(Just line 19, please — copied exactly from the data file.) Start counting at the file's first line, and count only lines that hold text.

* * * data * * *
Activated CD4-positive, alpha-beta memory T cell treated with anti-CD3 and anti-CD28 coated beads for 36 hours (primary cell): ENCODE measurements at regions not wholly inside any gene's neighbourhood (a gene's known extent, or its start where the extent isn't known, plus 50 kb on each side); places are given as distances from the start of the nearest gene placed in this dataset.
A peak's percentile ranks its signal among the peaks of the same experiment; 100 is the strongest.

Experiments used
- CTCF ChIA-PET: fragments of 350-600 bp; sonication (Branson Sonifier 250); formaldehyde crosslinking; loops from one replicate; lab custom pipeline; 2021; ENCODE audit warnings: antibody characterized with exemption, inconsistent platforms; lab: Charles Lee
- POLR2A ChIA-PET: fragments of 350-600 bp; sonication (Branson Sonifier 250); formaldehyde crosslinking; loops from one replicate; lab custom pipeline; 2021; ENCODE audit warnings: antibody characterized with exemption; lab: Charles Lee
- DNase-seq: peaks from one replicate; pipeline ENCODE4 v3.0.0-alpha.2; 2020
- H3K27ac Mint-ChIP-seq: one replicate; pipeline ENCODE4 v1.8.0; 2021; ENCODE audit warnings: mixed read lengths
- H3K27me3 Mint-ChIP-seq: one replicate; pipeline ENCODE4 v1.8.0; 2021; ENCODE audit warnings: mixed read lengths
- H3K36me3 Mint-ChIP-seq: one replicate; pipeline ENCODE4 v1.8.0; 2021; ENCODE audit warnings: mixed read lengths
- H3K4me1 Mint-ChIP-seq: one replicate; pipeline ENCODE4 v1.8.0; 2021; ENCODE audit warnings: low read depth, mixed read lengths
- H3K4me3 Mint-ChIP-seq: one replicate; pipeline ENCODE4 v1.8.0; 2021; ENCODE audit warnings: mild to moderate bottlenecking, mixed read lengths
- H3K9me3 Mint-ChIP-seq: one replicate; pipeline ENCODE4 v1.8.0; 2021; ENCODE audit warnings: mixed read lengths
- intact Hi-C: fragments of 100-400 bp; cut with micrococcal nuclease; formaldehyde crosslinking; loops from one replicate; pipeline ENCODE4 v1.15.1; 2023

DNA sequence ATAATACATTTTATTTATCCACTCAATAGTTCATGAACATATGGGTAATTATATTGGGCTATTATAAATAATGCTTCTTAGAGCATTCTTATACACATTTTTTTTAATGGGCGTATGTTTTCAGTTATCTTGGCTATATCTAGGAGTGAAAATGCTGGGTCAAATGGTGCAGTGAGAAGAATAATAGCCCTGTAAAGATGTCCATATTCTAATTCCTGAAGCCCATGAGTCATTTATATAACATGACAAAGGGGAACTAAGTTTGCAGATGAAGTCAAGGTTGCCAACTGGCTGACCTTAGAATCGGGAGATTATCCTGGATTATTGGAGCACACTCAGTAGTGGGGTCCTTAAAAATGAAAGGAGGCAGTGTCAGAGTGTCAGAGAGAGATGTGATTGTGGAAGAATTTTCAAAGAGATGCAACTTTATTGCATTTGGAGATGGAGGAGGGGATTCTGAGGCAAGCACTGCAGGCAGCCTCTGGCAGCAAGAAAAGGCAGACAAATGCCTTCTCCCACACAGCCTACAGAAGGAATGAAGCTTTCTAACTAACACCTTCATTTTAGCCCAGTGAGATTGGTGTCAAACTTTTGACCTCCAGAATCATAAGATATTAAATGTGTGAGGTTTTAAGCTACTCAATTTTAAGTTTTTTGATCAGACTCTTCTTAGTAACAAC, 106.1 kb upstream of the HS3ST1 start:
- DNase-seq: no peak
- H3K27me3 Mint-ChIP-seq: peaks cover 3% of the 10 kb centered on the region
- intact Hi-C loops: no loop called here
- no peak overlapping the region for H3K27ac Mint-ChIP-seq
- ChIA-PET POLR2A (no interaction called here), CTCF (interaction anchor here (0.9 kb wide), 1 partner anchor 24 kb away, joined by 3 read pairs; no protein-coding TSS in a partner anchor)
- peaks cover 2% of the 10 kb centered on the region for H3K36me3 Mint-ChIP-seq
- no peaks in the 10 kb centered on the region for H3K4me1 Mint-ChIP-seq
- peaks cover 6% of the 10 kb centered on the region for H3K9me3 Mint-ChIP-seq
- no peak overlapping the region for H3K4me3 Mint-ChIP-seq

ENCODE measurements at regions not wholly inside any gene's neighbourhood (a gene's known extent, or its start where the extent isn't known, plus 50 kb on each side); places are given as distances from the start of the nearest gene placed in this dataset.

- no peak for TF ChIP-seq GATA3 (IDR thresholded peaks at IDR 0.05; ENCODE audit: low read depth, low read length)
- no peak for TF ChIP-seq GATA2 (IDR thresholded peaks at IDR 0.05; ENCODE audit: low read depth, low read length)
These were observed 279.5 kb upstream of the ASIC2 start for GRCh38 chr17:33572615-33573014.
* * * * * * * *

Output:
- ChIA-PET POLR2A (no interaction called here), CTCF (interaction anchor here (0.9 kb wide), 1 partner anchor 24 kb away, joined by 3 read pairs; no protein-coding TSS in a partner anchor)